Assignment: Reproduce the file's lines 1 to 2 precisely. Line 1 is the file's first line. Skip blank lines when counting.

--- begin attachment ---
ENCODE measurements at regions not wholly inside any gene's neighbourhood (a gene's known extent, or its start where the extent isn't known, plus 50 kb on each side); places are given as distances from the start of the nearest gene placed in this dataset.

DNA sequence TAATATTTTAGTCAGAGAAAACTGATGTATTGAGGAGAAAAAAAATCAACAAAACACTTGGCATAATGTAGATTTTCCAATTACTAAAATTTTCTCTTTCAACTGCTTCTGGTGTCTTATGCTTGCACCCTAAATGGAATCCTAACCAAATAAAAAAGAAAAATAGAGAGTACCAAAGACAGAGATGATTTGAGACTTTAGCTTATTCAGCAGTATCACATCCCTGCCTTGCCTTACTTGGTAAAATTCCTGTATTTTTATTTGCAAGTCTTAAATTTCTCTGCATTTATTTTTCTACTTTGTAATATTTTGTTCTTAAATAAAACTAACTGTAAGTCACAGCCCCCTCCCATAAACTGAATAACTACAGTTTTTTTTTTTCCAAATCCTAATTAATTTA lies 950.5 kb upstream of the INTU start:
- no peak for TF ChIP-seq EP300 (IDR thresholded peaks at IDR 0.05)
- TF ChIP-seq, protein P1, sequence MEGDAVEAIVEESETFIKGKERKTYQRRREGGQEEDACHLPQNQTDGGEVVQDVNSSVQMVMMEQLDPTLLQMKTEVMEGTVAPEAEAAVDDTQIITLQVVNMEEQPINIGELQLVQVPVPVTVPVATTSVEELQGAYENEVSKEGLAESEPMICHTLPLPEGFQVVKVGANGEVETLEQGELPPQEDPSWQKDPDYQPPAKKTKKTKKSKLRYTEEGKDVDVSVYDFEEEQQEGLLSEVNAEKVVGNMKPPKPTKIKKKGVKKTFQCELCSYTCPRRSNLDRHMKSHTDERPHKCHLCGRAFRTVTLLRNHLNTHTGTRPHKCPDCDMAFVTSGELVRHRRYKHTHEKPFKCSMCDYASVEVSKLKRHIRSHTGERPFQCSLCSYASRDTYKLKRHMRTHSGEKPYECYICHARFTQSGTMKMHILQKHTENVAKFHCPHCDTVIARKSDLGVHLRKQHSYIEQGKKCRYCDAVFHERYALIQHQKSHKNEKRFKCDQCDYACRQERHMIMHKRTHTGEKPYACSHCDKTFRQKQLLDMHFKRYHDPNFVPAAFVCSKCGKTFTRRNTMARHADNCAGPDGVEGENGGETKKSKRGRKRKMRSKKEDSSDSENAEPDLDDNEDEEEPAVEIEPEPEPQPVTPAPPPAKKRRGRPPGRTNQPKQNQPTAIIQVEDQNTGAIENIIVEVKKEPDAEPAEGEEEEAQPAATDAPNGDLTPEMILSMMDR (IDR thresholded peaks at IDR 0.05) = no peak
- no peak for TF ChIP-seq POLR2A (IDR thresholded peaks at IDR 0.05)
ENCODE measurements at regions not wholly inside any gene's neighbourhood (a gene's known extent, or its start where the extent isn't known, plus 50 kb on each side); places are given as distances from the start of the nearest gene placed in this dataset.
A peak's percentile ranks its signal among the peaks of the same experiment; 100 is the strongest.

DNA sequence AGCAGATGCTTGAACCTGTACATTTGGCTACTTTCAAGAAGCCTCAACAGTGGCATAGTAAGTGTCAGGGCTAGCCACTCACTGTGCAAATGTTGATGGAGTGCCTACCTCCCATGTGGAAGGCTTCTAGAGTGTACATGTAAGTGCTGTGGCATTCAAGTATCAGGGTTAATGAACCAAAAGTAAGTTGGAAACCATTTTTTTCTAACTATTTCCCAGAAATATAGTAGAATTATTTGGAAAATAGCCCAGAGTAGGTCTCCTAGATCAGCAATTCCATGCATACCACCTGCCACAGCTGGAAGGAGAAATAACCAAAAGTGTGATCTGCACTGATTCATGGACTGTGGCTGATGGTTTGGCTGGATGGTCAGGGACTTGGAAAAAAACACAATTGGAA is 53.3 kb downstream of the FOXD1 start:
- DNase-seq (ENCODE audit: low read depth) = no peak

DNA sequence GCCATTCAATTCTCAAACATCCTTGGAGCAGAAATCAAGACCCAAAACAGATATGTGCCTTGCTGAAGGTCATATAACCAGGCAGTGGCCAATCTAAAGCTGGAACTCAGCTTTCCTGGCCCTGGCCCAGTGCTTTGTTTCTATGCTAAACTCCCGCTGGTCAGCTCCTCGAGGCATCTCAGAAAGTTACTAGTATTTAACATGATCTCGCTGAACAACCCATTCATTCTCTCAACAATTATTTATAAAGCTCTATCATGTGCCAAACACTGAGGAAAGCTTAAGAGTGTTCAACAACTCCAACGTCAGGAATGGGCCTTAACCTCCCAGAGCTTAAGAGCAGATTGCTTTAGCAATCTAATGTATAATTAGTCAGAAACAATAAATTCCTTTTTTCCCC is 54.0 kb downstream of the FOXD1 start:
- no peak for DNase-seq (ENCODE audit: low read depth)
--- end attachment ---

ENCODE measurements at regions not wholly inside any gene's neighbourhood (a gene's known extent, or its start where the extent isn't known, plus 50 kb on each side); places are given as distances from the start of the nearest gene placed in this dataset.

DNA sequence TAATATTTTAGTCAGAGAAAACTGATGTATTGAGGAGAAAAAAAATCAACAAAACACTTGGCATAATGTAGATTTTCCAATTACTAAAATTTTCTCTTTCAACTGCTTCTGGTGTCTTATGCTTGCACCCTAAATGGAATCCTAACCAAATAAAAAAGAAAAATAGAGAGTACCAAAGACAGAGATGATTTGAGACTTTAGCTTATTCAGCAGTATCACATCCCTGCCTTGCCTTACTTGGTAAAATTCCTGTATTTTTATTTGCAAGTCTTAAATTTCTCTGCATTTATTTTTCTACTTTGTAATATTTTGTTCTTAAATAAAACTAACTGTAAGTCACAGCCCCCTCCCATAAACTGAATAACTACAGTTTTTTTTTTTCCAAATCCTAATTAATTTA lies 950.5 kb upstream of the INTU start: